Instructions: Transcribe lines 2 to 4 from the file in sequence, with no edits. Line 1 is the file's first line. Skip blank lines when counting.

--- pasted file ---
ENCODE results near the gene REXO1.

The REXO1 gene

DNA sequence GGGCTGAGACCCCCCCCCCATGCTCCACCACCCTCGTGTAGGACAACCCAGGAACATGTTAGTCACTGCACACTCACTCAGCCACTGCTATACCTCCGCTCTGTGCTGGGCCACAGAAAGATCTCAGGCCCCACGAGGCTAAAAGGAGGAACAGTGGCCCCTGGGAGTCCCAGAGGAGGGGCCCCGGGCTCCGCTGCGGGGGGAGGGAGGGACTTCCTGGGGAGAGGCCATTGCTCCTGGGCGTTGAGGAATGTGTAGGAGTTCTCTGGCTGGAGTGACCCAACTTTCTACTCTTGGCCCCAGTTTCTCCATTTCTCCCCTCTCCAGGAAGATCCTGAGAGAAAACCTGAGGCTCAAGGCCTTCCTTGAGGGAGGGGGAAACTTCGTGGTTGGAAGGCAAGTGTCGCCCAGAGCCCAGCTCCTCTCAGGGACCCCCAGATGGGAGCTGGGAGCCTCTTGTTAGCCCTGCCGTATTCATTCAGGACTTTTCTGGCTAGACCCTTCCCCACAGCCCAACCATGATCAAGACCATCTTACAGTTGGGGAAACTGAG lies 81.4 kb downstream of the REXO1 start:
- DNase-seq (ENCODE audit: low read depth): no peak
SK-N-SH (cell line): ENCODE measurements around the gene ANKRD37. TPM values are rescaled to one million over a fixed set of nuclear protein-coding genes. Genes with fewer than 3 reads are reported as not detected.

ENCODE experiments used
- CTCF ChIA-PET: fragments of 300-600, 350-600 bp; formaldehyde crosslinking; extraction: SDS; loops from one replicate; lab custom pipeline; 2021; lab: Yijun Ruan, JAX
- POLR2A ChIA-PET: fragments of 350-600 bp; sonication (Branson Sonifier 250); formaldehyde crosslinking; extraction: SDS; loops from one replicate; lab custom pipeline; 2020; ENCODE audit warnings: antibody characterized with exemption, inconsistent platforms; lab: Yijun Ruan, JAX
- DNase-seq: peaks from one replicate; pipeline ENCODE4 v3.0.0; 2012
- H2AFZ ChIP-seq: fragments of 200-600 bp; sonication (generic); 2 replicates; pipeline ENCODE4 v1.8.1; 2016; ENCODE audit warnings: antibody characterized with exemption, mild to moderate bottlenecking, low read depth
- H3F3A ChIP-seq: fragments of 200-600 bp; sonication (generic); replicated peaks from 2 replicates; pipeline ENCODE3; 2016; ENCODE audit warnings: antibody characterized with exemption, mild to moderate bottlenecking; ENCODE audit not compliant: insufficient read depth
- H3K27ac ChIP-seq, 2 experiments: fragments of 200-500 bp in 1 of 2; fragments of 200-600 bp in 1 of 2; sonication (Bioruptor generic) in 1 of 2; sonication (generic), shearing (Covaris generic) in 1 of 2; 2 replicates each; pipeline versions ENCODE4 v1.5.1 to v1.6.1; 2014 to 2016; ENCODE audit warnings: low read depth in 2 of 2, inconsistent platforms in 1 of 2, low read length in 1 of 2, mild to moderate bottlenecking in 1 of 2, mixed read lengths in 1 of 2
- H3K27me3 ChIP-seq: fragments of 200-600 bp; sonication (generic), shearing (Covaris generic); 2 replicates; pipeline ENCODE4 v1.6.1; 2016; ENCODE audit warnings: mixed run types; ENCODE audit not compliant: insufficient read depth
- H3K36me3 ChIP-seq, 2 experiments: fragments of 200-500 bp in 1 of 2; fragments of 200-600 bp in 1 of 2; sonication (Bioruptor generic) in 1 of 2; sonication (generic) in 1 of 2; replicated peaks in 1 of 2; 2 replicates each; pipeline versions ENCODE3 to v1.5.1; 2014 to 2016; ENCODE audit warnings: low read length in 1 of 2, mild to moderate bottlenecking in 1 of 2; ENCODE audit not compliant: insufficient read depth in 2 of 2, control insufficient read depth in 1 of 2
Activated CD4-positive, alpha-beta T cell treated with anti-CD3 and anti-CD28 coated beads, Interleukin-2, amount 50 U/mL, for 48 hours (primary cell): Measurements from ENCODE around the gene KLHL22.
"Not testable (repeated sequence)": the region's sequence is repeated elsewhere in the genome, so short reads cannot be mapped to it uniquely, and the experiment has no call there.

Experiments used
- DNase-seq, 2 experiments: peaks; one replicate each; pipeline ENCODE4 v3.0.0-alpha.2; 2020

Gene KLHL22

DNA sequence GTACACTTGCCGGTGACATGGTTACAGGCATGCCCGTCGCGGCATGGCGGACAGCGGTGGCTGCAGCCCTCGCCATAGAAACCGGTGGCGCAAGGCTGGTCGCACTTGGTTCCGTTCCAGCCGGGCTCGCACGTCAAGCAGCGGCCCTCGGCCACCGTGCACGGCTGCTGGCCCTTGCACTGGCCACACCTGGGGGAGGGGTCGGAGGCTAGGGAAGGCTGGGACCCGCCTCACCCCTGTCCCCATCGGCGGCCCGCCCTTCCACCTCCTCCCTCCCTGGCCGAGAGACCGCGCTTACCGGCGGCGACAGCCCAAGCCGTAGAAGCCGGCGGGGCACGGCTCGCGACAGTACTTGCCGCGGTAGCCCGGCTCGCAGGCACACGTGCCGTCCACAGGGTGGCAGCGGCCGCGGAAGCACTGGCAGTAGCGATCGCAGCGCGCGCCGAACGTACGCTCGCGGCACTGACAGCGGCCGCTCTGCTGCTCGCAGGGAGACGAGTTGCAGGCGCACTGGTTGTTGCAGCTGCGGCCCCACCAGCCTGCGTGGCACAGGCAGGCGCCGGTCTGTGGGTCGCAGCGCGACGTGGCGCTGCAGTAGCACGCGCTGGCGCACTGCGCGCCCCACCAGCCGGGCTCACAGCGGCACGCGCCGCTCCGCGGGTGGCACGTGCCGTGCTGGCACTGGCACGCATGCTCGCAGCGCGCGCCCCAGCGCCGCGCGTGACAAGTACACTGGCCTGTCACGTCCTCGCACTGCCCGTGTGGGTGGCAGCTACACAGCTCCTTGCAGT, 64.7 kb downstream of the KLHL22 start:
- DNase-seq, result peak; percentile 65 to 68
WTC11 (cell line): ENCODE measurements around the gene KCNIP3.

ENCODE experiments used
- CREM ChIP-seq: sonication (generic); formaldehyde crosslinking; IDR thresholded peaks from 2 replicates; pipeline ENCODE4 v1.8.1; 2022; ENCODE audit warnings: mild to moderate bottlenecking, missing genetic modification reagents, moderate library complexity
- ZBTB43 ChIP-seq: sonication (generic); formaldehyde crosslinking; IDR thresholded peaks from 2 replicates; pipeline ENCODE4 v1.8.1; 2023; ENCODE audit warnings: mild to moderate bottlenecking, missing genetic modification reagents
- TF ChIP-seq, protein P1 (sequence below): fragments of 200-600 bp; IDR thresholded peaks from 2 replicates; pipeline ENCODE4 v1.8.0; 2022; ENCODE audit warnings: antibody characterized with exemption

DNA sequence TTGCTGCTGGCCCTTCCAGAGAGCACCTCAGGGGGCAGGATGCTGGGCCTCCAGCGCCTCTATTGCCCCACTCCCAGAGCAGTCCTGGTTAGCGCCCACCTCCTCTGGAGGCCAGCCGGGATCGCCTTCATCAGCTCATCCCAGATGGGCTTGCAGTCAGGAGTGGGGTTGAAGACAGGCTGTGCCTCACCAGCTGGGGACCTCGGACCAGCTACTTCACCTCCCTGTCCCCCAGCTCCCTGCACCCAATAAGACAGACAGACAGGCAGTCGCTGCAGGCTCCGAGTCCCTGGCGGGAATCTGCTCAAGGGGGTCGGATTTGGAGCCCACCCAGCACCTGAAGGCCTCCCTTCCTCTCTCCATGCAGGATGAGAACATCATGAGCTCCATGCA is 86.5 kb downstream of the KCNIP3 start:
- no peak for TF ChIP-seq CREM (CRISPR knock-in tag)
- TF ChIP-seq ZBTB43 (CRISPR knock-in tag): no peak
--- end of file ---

The REXO1 gene

DNA sequence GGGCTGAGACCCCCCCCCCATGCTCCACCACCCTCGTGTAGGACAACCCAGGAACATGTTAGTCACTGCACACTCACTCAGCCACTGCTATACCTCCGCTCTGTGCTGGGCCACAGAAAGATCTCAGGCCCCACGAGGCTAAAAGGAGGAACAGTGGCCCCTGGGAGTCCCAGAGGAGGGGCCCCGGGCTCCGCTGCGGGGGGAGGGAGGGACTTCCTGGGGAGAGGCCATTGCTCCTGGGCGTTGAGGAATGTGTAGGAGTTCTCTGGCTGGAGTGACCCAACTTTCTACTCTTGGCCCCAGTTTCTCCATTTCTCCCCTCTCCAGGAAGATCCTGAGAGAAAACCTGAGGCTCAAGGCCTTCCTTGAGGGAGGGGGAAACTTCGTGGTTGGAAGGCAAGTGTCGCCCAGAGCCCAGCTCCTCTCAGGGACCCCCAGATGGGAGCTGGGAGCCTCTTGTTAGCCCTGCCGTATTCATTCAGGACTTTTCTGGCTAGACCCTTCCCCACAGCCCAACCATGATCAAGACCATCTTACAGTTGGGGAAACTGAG lies 81.4 kb downstream of the REXO1 start:
- DNase-seq (ENCODE audit: low read depth): no peak